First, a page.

Kabul erupts.

A summary of what's in the major U.S. newspapers.
May 30 2006 3:17 AM

Riot Acts

The New York Timesand Washington Postlead with yesterday's big riots in Kabul, which came after a U.S. military truck careened into civilian traffic. About a dozen Afghans were killed and roughly 100 wounded, mostly apparently by police and soldiers trying to contain the rioting. The Los Angeles Times'top nonlocal spot goes to Iraq, where a roadside bomb killed two British journalists for CBS and seriously wounded an American correspondent for the network, Kimberly Dozier. About three dozen Iraqis were killed in other attacks. USA Todayreefers Kabul and leads with an analysis of recent polls showing the U.S.—wait for it—widely split on immigration. "A compromise that 50 percent of the population can go for leaves half the public feeling unhappy, and very unhappy," said one analyst.

Afghanistan's "worst street violence since the fall of the Taliban" came after a U.S. truck riding downhill had, according to a military spokesman, its brakes fail and hit a dozen cars. What happened after that is murky: A crowd gathered and started throwing stones—or the truck pulled a hit-and-run and later was blocked by a crowd. Five Afghans died in the accident—or they were shot to death, by either U.S. or Afghan troops. The U.S. says GIs fired into the air. The NYT reports, "Witnesses said American soldiers fired on Afghans."


The crowd chanted, "Death to America!," "Death to Karzai," and the LAT notices a local favorite, "Death to Dog Washers!"

The rioting quickly spread—which the Afghan government claimed was the work of agitators. Kabul's fanciest hotel was "raked with gunfire," a foreign aid agency's office was torched, as were police posts. Some soldiers—Afghan or American—did fire on the mobs. According to the NYT, "Scores of people were treated in hospitals for gunshot wounds."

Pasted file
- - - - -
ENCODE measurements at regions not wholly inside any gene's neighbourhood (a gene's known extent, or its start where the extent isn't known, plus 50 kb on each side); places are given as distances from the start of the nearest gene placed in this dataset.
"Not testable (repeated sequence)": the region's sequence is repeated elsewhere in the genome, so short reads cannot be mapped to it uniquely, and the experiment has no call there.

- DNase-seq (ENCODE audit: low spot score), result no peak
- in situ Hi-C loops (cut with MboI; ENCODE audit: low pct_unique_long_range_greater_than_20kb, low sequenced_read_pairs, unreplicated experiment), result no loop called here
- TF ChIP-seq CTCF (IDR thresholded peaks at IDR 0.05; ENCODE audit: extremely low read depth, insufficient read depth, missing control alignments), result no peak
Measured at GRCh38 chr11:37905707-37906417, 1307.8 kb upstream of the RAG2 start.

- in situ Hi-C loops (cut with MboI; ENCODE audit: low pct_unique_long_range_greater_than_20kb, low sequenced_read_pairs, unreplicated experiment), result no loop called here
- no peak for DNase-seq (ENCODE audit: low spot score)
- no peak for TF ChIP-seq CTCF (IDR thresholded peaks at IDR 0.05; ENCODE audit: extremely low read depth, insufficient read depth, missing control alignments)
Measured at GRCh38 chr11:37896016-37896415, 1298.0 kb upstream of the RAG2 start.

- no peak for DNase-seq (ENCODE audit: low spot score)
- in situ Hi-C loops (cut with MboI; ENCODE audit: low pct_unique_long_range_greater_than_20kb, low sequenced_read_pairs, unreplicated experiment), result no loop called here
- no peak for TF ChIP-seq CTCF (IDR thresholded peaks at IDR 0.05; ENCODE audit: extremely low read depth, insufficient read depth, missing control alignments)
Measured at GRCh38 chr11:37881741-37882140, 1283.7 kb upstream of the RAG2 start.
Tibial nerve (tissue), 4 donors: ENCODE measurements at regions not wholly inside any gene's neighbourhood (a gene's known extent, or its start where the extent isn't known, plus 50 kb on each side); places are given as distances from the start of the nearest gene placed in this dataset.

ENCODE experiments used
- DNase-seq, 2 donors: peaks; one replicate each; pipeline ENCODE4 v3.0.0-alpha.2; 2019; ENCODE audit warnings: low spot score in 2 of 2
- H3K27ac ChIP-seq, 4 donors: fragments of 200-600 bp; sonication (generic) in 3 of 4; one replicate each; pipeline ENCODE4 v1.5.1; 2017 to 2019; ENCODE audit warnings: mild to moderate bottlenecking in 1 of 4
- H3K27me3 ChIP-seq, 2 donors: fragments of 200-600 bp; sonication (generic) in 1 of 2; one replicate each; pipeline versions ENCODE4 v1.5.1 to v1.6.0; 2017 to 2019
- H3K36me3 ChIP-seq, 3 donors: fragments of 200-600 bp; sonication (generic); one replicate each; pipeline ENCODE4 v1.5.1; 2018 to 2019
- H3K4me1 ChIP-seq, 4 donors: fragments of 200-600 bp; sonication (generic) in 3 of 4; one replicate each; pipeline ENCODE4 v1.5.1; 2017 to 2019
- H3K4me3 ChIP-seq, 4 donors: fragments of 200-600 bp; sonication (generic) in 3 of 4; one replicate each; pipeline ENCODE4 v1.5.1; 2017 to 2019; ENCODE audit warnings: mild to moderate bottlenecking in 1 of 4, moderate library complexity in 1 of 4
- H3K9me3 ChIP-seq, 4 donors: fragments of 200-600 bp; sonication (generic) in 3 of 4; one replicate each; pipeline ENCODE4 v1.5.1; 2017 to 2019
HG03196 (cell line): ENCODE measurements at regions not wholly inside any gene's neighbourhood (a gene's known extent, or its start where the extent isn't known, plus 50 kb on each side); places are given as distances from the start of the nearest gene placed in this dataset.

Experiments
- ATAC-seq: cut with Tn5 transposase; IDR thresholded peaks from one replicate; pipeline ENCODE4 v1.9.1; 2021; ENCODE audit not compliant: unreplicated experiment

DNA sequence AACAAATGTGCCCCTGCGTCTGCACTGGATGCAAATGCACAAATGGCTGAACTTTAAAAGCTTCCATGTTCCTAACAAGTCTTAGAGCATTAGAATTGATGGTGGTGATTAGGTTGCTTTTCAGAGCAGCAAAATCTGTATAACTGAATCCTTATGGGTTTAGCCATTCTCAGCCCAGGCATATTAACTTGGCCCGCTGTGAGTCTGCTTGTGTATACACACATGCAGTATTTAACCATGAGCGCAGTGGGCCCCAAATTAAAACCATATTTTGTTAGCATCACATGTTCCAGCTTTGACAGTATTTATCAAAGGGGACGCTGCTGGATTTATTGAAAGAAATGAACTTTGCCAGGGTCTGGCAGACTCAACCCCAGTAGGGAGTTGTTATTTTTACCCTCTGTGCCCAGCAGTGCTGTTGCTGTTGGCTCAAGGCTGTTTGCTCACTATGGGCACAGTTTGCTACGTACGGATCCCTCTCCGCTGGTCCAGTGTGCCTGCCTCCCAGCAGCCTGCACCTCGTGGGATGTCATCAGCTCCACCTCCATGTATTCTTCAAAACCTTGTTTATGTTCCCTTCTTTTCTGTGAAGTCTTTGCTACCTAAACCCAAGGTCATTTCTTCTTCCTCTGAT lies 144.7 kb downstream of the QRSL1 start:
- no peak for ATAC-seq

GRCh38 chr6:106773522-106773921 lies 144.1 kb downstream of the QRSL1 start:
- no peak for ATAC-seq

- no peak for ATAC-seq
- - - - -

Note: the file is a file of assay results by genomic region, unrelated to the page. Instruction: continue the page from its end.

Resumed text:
As the LAT points out prominently, U.S. convoys in Afghanistan (and Iraq) are widely criticized for their extreme driving techniques. "The U.S. use force in the street with their cars," one Afghan U.N. employee told the Christian Science Monitor. "When Americans are in a hurry they cut people off and they don't care how they drive."

One of the sharpest—and most sharply worded—pieces on the situation in Afghanistan comes via an op-ed in the Daily Telegraph by Ahmed Rashid. The riots, he writes, are "indicative of how disillusioned many Afghans feel about the failure of the West to help rebuild their country." He also questions the U.S. and Europe's commitment to defeating the Taliban.

Most of the papers front—and the Wall Street Journal tops it world-wide newsbox with—what the NYT calls a "day of soaring violence" in Iraq. The attack that killed a CBS soundman and a cameraman also killed a GI and an Iraqi interpreter. A dozen civilians were killed by a car bomb outside a Sunni mosque in Baghdad. Another seven were killed by a bomb at a marketplace in a Shiite neighborhood.

Two British soldiers were also reported killed by a roadside bomb in Basra.

The WP and NYT front word the U.S. is deploying its main reserve force for Iraq—3,500 troops—to the insurgent-dominated Anbar province. Late last year, tribal leaders had started to cooperate with the U.S. against jihadist fighters such as Abu Musab al-Zarqawi's group. Since then, the jihadists have assassinated a dozen of the leaders.

"Zarqawi is the one who is in control" of Anbar's capital, Ramadi, said one sheik. "He kills anyone who goes in and out of the U.S. base. We have stopped meetings with the Americans, because, frankly speaking, we have lost confidence in the U.S. side, as they can't protect us." The quote is from the Post, which has a more detailed report than the late-filed, Washington-datelinedTimes piece.

Time magazine recently had an extraordinary dispatch from Ramadi confirming that insurgents all but control the town and detailing Marines' efforts to defend just a few government buildings.


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